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Thomas Henry Lister

Thomas Henry Lister (1800 – 5 June 1842) was an English novelist and Registrar General.


Life and writingsEdit

Lister was the son of Thomas Lister of Armitage Park and his first wife Harriet Anne Seale. His maternal grandfather was John Seale. His paternal half-sister Adelaide Lister was first married to their second cousin, Thomas Lister, 2nd Baron Ribblesdale, and secondly to John Russell, 1st Earl Russell. Lister was educated at Westminster School and Trinity College, Cambridge.[1]

His several novels include Granby (1826), Herbert Lacy (1828), and Arlington (1832). Granby is an early example of the silver fork novel, and was favourably reviewed by Sydney Smith in the Edinburgh Review.[2] He was also the author of a Life of Clarendon. In 1830, he published a story entitled A Dialogue for the Year 2130, which might be described as an early example of science fiction or 'futuristic' writing, of the kind later popularized by Jules Verne and H. G. Wells. Published in The Keepsake, a literary annual, the story looks forward to a world in which gentlemen go hunting on machines and shoot horses, while a certain Lady D. owns a troublesome automatic letter-writer and is served by a "steam-porter" which opens doors.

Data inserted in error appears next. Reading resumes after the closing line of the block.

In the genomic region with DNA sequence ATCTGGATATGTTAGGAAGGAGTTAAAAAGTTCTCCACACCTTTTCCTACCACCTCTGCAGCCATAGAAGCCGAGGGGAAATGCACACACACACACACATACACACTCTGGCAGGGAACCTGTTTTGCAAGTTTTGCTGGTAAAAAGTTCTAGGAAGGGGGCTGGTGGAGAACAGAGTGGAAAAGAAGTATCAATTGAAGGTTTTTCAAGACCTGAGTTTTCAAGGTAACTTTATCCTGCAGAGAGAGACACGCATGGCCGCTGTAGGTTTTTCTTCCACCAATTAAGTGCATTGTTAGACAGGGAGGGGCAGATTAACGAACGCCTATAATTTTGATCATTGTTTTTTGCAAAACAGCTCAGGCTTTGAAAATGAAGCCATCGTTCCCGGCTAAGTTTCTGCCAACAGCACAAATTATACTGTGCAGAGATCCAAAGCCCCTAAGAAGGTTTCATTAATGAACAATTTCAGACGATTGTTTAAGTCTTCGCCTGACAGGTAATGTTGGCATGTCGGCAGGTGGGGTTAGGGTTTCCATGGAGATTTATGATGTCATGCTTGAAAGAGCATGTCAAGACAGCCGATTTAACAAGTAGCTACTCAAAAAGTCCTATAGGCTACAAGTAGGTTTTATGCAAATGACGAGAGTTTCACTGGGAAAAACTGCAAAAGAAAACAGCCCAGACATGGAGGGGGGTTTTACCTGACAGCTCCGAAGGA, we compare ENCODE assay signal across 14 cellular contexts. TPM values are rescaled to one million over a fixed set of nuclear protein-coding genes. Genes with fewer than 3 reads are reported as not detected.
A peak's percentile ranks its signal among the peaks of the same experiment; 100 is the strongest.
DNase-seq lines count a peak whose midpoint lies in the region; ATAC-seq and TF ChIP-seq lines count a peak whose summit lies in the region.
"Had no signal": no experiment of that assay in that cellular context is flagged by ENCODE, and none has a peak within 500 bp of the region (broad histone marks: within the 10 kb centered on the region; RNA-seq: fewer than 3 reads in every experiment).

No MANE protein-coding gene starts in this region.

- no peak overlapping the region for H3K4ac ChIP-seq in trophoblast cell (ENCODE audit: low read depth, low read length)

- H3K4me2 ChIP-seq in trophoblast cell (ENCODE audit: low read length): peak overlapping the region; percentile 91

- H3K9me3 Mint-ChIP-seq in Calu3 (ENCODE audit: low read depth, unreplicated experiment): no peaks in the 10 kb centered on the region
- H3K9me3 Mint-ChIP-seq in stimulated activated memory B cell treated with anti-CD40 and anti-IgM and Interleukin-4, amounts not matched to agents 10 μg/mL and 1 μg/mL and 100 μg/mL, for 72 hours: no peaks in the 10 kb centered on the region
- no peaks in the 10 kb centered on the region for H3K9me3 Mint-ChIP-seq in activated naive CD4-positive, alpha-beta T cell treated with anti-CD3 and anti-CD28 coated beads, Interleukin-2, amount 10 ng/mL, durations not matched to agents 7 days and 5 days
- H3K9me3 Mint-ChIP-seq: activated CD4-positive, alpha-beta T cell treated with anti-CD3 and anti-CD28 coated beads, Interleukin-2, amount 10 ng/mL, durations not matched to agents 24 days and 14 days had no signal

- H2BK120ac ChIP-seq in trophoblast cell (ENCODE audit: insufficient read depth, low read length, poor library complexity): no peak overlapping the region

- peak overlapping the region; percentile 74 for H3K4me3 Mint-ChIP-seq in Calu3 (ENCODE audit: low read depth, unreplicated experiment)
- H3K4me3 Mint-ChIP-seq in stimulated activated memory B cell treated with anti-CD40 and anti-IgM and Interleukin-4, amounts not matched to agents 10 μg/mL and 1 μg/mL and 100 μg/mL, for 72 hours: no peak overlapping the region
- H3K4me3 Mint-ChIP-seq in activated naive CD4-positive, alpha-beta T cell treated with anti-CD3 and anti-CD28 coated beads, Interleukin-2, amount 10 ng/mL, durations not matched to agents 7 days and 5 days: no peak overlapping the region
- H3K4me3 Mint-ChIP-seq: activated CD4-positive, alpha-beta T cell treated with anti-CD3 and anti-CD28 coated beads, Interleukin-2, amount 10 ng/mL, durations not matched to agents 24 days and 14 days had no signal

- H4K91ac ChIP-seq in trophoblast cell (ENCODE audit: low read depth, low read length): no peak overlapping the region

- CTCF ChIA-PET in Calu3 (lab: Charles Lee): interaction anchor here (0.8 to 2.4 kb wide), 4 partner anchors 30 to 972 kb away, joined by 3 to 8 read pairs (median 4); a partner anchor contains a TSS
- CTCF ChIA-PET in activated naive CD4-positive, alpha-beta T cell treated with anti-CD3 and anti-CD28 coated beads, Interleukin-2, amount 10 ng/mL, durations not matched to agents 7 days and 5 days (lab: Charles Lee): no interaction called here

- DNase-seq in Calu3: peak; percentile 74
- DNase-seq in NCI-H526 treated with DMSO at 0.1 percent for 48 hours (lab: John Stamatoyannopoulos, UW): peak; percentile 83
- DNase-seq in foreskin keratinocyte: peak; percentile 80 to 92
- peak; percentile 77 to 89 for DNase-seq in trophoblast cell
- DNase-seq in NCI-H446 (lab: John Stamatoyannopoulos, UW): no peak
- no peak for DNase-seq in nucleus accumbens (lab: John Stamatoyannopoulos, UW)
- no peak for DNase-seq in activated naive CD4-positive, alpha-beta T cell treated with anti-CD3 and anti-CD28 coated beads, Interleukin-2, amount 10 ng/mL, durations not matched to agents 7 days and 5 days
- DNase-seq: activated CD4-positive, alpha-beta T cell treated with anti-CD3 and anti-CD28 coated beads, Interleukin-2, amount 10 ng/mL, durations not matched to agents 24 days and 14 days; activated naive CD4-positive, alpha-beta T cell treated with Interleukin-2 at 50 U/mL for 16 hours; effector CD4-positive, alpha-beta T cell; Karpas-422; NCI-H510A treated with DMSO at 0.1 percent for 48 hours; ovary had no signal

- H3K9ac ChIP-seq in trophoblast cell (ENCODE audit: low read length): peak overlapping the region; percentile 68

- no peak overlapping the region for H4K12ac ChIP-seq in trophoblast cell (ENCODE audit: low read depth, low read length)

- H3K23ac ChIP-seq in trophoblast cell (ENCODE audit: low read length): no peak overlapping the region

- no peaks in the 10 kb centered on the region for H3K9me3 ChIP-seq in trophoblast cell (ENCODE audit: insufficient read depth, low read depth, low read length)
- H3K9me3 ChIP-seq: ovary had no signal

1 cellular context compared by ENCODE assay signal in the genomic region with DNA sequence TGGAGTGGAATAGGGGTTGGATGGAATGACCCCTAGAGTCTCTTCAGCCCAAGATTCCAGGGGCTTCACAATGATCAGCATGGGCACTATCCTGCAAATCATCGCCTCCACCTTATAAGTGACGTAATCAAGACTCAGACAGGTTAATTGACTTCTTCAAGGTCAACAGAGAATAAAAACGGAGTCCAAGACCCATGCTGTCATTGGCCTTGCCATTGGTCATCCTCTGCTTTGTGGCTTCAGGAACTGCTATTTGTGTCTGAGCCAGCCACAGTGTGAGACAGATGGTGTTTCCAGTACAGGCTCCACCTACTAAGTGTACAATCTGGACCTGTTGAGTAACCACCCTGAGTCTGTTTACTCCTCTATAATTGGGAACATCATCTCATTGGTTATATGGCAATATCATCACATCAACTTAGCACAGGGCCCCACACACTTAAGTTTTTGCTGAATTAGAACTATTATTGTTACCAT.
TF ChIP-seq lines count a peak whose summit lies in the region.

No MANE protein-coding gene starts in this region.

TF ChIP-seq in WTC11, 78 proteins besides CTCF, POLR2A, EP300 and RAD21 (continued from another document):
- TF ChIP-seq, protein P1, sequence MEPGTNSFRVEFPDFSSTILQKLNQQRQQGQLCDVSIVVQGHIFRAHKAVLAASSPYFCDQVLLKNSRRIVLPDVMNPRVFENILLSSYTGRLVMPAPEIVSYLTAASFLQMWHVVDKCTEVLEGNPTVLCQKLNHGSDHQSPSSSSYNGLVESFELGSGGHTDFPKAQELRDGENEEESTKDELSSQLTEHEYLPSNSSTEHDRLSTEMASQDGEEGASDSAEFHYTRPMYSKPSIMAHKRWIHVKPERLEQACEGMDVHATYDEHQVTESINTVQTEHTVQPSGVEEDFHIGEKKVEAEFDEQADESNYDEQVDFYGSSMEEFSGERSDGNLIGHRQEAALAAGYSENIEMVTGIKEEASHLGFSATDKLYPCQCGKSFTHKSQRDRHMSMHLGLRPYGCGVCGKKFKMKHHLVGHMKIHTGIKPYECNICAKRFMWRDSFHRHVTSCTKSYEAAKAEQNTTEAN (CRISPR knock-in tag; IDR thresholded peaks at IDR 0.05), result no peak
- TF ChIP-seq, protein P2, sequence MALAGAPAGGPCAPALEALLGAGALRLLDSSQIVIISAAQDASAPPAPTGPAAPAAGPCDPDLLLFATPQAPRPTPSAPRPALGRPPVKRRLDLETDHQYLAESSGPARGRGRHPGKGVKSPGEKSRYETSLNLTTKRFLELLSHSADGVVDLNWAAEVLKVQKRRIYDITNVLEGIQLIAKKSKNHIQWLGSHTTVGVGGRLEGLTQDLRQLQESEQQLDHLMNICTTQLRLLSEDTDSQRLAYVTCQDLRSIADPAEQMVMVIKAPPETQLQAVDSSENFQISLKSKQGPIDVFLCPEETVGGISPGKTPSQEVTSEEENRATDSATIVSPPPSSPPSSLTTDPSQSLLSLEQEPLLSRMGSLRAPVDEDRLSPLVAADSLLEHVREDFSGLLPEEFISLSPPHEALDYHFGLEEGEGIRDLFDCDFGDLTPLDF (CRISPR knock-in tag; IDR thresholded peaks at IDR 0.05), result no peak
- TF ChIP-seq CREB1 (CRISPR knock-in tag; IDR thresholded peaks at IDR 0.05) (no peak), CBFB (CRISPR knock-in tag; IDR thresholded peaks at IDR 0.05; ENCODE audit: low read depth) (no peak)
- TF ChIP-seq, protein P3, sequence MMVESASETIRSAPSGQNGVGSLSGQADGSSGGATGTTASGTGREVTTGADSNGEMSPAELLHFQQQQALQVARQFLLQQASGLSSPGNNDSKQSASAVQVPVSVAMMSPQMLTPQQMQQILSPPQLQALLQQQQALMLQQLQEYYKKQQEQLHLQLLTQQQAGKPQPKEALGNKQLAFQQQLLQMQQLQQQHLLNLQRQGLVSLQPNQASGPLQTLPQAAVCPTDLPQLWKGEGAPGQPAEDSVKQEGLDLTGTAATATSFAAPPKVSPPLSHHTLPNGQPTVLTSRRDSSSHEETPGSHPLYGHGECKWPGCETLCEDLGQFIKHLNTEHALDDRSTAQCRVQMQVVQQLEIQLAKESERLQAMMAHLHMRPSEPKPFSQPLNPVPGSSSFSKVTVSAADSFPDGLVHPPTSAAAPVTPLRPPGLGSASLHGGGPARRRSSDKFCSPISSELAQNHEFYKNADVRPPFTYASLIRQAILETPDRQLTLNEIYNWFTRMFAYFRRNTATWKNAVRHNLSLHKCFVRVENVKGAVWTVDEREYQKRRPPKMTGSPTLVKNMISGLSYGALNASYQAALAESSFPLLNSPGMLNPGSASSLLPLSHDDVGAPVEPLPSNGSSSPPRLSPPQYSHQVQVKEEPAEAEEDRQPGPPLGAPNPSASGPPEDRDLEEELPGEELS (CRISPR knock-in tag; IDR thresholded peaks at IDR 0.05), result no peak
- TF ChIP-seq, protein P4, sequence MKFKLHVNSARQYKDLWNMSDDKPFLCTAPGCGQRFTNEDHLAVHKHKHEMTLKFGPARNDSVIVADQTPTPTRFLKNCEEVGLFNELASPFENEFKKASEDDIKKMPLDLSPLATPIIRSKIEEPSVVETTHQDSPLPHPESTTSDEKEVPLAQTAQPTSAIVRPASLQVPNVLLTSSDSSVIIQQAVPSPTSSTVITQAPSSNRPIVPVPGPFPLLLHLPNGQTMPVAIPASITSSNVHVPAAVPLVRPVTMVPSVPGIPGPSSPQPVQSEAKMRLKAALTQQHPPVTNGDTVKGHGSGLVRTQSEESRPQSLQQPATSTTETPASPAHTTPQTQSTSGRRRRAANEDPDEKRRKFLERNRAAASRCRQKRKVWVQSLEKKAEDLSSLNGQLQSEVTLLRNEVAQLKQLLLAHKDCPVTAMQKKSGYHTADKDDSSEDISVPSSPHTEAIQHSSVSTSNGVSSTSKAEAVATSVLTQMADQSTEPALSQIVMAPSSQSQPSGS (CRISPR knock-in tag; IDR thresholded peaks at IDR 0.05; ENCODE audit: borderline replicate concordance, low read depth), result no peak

In 1836 he was appointed as the first Registrar General for England and Wales, to head the new General Register Office. He was responsible for setting up the system of civil registration of births, deaths and marriages, and organization of the 1841 UK Census. He died of tuberculosis in 1842, whilst resident at Adelphi Terrace, London.

Wife and childrenEdit

On 6 November 1830, Lister married Lady Maria Theresa Villiers, daughter of George Villiers and Theresa Parker, both of noble families. They had three children:


External linksEdit